Going it Mostly Alone: the Publishing Path of A Perfect Blindness
One of the things mentioned by the person delivering the Quality Edit was that after the book was typeset, I should have it proofread in its final form: things can happen when the conversion is made from MS Word to the typesetting software, and further things might simply come across differently when typeset.
Yeah. (Note the slight frown caught in the corners of the mouth.)
Well, I wasn’t pleased with yet more cash coming out of my pocket, but understood needing the proofread: Nothing like a few typos to steal the spotlight in online comments about the book, and I suspected something could have slipped through if only because of all the unnoticed errors and unseen weaknesses the previous pairs of eyes had so far found.
Because I had cut so many words out after the developmental edit and had paid for all remaining rounds of edits using the original word count, I had a decent amount of cash due back, and so I applied it to a proofreading, keeping the actual new dollars leaving my pocket rather modest given it’s still a fairly long book.
Perversely, I hoped I’d be wasting that money and the proofread would come back basically empty. After all, it’s been through so many edits plus my own readings.
Instead, I got my money’s worth.
A bit over a week later, the errata came back: 25 pages, stuffed with corrections—about 20 per page—mostly dealing with consistency of formatting, but with an unnerving number of grammar errors.
How could I have not seen these? Most of them are so obvious.
Of the 500 odd changes, I rejected only 18, and many of those not because a change wasn’t needed, but because the suggested correction wasn’t quite what I wanted or the text needed, and so will have to be made based on a second proofread: mine. There were a few questions for me to answer and a couple of disagreements on usage, and in one place, an editor finally agreed with something I’ve known for decades the the in The Ohio State University is legally part of the name, thus part of the proper noun, thus capitalized. A small thing, but in this case, one I liked persevering in. Odd what we writers can find pride in, no?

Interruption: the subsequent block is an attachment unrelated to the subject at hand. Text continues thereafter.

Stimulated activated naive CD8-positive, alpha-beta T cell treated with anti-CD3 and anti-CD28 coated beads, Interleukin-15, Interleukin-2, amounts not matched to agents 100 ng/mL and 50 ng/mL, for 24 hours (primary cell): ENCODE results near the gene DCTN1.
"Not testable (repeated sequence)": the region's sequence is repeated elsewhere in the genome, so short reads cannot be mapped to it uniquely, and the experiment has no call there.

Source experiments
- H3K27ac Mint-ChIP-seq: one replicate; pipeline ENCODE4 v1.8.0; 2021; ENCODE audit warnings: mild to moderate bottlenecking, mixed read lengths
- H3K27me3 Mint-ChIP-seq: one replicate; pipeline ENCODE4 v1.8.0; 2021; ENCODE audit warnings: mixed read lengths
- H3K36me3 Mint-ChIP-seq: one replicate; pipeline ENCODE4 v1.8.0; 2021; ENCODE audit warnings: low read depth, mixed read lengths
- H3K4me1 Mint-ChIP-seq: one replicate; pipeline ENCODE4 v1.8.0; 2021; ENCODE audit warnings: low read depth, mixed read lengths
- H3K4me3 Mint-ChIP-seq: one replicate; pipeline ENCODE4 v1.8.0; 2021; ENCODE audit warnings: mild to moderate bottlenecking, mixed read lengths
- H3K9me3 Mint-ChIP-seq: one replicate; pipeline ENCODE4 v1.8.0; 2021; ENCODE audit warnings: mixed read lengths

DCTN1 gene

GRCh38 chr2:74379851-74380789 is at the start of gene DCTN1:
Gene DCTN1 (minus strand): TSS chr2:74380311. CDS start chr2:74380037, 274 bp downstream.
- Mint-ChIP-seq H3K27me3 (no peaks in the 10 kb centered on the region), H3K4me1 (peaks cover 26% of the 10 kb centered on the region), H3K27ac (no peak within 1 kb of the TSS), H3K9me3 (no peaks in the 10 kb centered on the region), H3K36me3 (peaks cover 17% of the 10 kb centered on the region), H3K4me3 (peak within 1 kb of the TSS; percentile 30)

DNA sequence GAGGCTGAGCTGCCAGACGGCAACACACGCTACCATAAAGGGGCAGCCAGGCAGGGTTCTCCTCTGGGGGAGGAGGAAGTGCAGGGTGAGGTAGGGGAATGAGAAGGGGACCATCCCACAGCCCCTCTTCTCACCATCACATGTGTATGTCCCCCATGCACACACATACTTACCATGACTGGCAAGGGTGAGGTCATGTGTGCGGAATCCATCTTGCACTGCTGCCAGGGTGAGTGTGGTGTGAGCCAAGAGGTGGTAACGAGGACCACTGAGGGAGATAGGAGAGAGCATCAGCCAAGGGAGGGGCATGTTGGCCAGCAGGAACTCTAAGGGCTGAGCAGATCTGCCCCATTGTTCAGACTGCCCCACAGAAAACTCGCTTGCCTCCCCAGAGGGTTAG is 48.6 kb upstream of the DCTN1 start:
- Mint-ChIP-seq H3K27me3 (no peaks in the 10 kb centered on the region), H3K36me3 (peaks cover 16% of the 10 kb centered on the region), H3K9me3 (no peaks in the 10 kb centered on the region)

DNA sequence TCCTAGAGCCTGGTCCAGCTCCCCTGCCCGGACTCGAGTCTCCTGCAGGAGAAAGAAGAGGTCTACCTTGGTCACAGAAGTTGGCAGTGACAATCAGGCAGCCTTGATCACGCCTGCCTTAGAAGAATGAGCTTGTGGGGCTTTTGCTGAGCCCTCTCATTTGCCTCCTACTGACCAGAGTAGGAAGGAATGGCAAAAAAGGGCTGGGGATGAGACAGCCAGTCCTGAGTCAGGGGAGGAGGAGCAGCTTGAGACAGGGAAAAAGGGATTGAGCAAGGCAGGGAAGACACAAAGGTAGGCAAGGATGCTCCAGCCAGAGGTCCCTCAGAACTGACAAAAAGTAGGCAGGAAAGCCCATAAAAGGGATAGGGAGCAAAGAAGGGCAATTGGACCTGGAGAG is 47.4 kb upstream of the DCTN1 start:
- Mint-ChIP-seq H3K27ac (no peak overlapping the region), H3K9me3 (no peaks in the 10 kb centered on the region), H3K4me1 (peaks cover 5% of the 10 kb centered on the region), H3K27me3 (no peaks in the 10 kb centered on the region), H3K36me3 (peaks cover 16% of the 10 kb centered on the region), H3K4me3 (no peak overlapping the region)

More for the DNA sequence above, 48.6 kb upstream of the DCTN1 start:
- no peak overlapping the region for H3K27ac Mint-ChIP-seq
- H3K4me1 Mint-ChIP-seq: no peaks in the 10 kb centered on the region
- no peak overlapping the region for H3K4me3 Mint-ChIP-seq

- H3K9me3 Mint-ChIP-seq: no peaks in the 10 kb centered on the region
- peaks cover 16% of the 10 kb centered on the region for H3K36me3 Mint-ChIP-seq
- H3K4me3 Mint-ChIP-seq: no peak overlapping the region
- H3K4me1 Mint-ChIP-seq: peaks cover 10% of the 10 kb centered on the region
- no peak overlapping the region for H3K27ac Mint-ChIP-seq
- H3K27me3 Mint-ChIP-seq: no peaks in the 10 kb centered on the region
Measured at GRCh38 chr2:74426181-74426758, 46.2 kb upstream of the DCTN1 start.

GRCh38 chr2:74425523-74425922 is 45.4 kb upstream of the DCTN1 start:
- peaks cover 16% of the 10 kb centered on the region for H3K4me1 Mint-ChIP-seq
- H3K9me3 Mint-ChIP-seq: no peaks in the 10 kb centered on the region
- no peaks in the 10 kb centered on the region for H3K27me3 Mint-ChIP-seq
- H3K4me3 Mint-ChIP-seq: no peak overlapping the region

A second grammar correction that editors have issues with (after my use of then as a coordinating conjunction) is a period after said/say when the same person continues speaking. Like the below period used purposefully to indicate long pause made for dramatic effect:
“Look at it this way. She can, for all intents and purposes, live here. For free. Or,” Jonathan says, abruptly stopping the melody. “We can give her the keys and she can start paying some rent.”
The suggested comma after melody, while grammatically correct, is NOT the way Jonathan spoke it. He’s been playing his keyboard, and to accentuate the starkness of the choice stops playing. Time passes here: a long breath, to heightened contrast and drama here. This period stayed. But, most of the time, I agreed that there was no long pause needed, and a comma matches not only the grammar but the manner in which the words were spoken. A bad habit caught, but still not broken I imagine.
I made quick work of the changes, most of them simply needing “accept” to be typed in the row next to it.
But there is also a problem with the cover: a rather significant one.
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